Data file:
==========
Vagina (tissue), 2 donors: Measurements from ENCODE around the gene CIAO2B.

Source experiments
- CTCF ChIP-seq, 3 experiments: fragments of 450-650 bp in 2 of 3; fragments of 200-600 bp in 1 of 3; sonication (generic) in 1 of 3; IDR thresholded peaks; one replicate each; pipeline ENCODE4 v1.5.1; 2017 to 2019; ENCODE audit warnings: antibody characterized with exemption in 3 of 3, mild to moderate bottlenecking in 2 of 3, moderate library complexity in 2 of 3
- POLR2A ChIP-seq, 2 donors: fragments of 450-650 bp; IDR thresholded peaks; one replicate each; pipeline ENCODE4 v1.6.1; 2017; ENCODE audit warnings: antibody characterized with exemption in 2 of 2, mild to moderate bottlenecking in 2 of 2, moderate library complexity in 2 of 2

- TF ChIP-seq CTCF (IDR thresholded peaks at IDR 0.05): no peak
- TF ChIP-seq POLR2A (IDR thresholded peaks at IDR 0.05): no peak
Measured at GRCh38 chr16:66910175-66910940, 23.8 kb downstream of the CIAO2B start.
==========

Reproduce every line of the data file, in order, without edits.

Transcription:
Vagina (tissue), 2 donors: Measurements from ENCODE around the gene CIAO2B.

Source experiments
- CTCF ChIP-seq, 3 experiments: fragments of 450-650 bp in 2 of 3; fragments of 200-600 bp in 1 of 3; sonication (generic) in 1 of 3; IDR thresholded peaks; one replicate each; pipeline ENCODE4 v1.5.1; 2017 to 2019; ENCODE audit warnings: antibody characterized with exemption in 3 of 3, mild to moderate bottlenecking in 2 of 3, moderate library complexity in 2 of 3
- POLR2A ChIP-seq, 2 donors: fragments of 450-650 bp; IDR thresholded peaks; one replicate each; pipeline ENCODE4 v1.6.1; 2017; ENCODE audit warnings: antibody characterized with exemption in 2 of 2, mild to moderate bottlenecking in 2 of 2, moderate library complexity in 2 of 2

- TF ChIP-seq CTCF (IDR thresholded peaks at IDR 0.05): no peak
- TF ChIP-seq POLR2A (IDR thresholded peaks at IDR 0.05): no peak
Measured at GRCh38 chr16:66910175-66910940, 23.8 kb downstream of the CIAO2B start.